| 2001 – present|
| The Prophet Murders, The Kiss Murder, The Gigolo Murder, The Serenity Murders, Beyoglu Blue|
Orhan Pamuk, Patricia Highsmith, Truman Capote, Christopher Isherwood, Honore de Balzac
Mehmet Murat Somer Wikipedia
Mehmet Murat Somer (born 1959) is a Turkish author of crime fiction best known for his Hop-Çiki-Yaya series set in Istanbul and featuring an unnamed transvestite amateur detective.
Somer was born in Ankara but moved to Istanbul in 1982, after graduating from technical university, and worked as an engineer for Sony, an experience he calls upon in his writing. "I don't call upon the muses," he states, "I write more with my logic - my engineering side." He went on to become a manager for Citibank and he also calls upon this experience in his writing. "When I'm writing a novel, " he says, "I think about the speed, make the necessary calculations for which character should be seen when, and balance the harsh scenes with silent scenes." Somer has been a management consultant, conducting corporate seminars on management skills and personal development since 1994 and took up writing in 2001 following health problems that forced him into semi-retirement. "I had two open-heart operations: 1995 and 1996," he says, "I have been on the verge of life."
Concerning his personal life, Somer has stated that, "When the [Hop-Çiki-Yaya] books were first published in Turkey, some of my friends thought that I was a drag queen or transgender. In fact I'm not - sorry to disappoint."
Somer was inspired to write detective fiction by the novels of his youth, "We don't have a tradition of literature at all. At all. The Ottoman culture doesn't include stories and novels in the tradition of western literature. The first Turkish novel was published only 150 years ago. In Turkey, books are not sold well. We don't have a huge audience. But in the 1960s, there were many crime novels. We even had some Mike Hammers." Somer however has an alternate take on the genre, "Lots of the crime novels I encounter are grim, horrifying, brutal," he says. "I don't want to see much blood. I don't want to see harsh feelings. I like light things like champagne or bubblegum. I wanted to write something with joy, that readers could enjoy. Even with the darkest things that I write, I wanted to give them lightness - so the books have brilliant colours."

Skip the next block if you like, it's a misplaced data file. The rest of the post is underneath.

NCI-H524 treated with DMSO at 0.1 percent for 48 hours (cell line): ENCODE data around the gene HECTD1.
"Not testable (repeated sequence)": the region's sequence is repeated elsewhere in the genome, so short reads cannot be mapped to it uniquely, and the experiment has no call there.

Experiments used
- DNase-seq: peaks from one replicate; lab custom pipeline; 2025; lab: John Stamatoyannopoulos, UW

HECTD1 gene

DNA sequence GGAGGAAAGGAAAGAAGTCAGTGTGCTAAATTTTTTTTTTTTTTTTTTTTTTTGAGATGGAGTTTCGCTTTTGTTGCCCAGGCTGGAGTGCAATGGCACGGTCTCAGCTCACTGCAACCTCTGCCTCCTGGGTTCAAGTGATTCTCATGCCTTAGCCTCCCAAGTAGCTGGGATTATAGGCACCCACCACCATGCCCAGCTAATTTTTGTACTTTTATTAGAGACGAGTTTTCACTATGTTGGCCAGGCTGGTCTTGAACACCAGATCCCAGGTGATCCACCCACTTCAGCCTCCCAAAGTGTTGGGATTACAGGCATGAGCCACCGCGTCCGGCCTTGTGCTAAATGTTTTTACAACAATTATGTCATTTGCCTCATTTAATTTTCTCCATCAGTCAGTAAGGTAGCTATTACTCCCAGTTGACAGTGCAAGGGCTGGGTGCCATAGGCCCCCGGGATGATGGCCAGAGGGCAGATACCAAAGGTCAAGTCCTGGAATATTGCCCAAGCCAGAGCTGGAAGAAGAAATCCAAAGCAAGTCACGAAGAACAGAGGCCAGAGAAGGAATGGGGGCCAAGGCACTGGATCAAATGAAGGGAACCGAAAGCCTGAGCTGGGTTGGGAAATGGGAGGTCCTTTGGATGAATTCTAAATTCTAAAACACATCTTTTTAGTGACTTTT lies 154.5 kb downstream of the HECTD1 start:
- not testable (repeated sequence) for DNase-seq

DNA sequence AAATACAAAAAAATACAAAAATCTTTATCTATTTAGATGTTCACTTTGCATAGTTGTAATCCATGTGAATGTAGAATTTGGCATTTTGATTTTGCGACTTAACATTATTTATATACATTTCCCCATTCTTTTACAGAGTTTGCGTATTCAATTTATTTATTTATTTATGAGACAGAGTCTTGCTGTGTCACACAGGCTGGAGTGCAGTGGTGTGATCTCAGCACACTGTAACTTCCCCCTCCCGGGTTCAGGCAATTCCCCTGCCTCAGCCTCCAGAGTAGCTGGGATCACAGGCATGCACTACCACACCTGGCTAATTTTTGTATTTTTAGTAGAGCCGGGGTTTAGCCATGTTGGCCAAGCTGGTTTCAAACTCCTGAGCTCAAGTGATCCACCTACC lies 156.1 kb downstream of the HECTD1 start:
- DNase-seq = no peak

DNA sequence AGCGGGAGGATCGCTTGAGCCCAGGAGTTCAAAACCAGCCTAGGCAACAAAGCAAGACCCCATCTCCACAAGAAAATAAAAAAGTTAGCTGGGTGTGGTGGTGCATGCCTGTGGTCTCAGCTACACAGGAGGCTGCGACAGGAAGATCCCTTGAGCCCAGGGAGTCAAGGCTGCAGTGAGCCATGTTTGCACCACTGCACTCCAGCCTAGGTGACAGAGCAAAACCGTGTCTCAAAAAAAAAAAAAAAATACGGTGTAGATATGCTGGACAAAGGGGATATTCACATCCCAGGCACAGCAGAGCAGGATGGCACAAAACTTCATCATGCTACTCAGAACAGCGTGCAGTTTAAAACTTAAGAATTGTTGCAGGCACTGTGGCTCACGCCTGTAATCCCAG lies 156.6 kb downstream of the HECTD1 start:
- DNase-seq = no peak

Regarding his influences, Somer states, "Honoré de Balzac is my all time favourite. With his novels he creates a complete panoramic picture of France in his time. A major character from one of his books might have a cameo appearance in another. I like this. Patricia Highsmith, especially her Ripleys and Those Who Walk Away, I've read and will read over and over. Naturally Orhan Pamuk! Besides his My Name is Red being one of my favourite books, I believe the Nobel prize Orhan Pamuk won, opened the international door for Turkish writers, including me. Truman Capote, Christopher Isherwood, Ingrid Nöll... Many more!"
He wrote the first three novels of the Hop-Çiki-Yaya series back-to-back but had trouble finding a publisher as, "The Salman Rushdie story was still relatively young and they didn't want to risk anything." İletişim Yayınları finally agreed to publish the series starting with the second volume The Prophet Murders and Somer credits the stamp of approval from the prestigious company (previously responsible for publishing Orhan Pamuk's My Name is Red) with protecting the books from a hostile reception.